This clear solution was placed in a sealed 60 ml teflon-wall reactor, where it was kept at 20° C. for 24 hours, and then heated to 60° C. for 6 more hours. After this treatment a white solid was formed. This product was separated from the liquid by filtration, and washed with water several times. The surfactant was then extracted from the product by flowing through the solid a boiling mixture of ethanol in a soxlet system for 6 hours. The final product was dried at 80° C. under reduced pressure. The total removal of the surfactant in the material was verified by infrared spectroscopy and thermogravimetric analysis.
The mesopore size distribution of the calcined material was determined from its equilibrium N2 adsorption isotherm, according to ASTM Standard Practice D 4641. The N2 adsorption isotherm for the calcined material is shown in FIG. 1. The isotherm has an inflection point at P/P0 equal to 0.18, corresponding to the filling of pores 25 Å in average diameter. Beyond P/P0 values of 0.80, the N2 adsorption isotherm is essentially flat, indicating that the material does not contain pores larger than 100 Å in diameter. The well defined edge in the adsorption isotherm around its inflection point indicates that the material has a narrow size distribution of mesopores. This is better illustrated by plotting the derivative of the N2 adsorption volume as a function of pore diameter, which for the calcined material is shown in FIG. 2. This figure indicates that the void volume associated to mesopores in the material can be allocated to a narrow size distribution with channels no larger than 40 Å in diameter.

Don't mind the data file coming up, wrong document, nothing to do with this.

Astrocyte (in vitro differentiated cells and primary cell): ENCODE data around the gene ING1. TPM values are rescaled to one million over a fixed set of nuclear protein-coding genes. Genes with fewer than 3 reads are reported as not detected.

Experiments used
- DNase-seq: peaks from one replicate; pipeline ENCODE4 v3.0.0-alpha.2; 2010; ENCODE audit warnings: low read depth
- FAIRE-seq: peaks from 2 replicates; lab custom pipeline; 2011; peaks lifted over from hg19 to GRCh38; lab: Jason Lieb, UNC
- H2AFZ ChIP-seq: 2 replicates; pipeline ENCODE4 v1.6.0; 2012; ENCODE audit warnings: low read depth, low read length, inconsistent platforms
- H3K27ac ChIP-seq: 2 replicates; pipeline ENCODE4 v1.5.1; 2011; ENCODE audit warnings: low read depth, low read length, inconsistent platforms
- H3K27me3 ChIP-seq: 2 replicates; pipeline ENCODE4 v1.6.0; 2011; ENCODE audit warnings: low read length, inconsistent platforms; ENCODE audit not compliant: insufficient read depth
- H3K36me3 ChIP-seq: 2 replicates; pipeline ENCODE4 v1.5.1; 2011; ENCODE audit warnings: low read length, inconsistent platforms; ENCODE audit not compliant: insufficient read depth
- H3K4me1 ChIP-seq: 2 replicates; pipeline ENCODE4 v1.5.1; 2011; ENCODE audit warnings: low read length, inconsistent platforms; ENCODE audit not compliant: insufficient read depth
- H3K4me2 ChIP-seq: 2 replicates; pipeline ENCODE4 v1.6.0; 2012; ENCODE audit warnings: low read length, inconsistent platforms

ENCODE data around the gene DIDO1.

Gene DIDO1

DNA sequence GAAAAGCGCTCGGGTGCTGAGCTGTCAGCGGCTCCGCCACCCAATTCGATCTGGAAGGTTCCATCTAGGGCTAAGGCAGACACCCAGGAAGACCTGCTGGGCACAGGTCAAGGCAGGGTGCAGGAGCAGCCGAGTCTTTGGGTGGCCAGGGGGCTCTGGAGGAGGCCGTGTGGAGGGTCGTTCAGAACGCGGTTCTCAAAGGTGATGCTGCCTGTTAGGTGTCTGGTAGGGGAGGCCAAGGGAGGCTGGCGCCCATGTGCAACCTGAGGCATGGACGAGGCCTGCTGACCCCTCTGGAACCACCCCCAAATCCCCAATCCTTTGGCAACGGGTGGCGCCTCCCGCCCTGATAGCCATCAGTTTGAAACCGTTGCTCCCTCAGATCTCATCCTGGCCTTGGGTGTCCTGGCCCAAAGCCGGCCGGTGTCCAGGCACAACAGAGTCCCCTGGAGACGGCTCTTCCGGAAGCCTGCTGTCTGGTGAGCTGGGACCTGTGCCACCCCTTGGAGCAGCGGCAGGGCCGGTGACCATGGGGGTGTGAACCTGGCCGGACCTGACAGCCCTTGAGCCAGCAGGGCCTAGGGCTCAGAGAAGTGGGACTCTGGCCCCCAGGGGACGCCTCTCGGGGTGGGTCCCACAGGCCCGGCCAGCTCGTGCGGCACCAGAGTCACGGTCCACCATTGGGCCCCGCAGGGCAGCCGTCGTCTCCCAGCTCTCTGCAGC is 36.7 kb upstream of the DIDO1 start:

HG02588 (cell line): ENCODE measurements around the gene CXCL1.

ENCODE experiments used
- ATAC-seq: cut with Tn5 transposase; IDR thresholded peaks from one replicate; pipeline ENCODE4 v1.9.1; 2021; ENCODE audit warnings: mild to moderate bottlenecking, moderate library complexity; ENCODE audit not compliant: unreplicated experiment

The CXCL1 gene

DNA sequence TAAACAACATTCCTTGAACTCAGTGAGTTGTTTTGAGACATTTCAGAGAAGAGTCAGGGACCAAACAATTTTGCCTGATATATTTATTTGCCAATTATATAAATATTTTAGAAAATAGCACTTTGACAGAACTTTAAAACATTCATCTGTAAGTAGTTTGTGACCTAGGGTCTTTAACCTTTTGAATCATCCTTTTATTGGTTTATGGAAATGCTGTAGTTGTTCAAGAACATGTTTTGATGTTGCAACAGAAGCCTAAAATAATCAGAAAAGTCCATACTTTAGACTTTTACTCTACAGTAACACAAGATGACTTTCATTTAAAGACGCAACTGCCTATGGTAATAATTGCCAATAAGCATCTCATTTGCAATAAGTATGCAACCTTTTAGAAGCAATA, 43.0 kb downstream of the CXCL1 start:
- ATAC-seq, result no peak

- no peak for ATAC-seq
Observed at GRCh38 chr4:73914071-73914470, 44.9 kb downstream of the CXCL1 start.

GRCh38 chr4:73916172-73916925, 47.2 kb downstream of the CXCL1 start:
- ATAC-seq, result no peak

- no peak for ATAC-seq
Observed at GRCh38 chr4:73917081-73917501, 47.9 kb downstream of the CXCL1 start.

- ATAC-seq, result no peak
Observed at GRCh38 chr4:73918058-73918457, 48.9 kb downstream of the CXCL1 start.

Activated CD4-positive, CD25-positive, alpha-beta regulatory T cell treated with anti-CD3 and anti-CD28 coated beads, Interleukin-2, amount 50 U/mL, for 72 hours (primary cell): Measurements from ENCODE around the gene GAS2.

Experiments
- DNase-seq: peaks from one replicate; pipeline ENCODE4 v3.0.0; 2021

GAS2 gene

The volume associated to pores 15 Å to 100 Å in diameter is equal to 0.43 cc/g, as determined from equilibrium N2 adsorption capacity at relative P/P0 pressures between 0.05 and 0.8.
The total surface area of the material, measured from the N2 adsorption isotherm, and according to the B.E.T. model, is equal to 1055 m2/g. The surface hydroxyl group concentration, measured from the signal intensity between 0 and 5 ppm on a 1H MAS NMR spectrum is equal to 4.47 mmol/g, and the material is indeed a material in accordance with the present invention.
The presence in the electron diffraction pattern (EDP) of a halo 0.0334 Å−1 in radius, indicates that the product of this example contains short range order arrays with a d-spacing (repeat distance) of 30 Å and it is indeed an embodiment of the material of the present invention.
To demonstrate the enhanced thermal stability of the material of the present invention, the product of this example was treated in a flow of air for 18 hours at 500° C. After treatment, the material maintained its original porous structure; that is, a halo in the EDP with 0.0334 Å-1 radius, indicative of short range order with a d-spacing of 30 Å, a void volume of 0.36 cc/g, as determined from the equilibrium N2 adsorption capacity at a relative P/P0 pressure between 0.05 and 0.8, a narrow pore size distribution between 15 Å and 35 Å, centered around 25 Å, as shown by a well defined inflection point at P/P0 equal to 0.21 in the N2 adsorption isotherm, and a surface area of is 900 m2/g, as determined from the N2 adsorption isotherm, according to the B.E.T. model.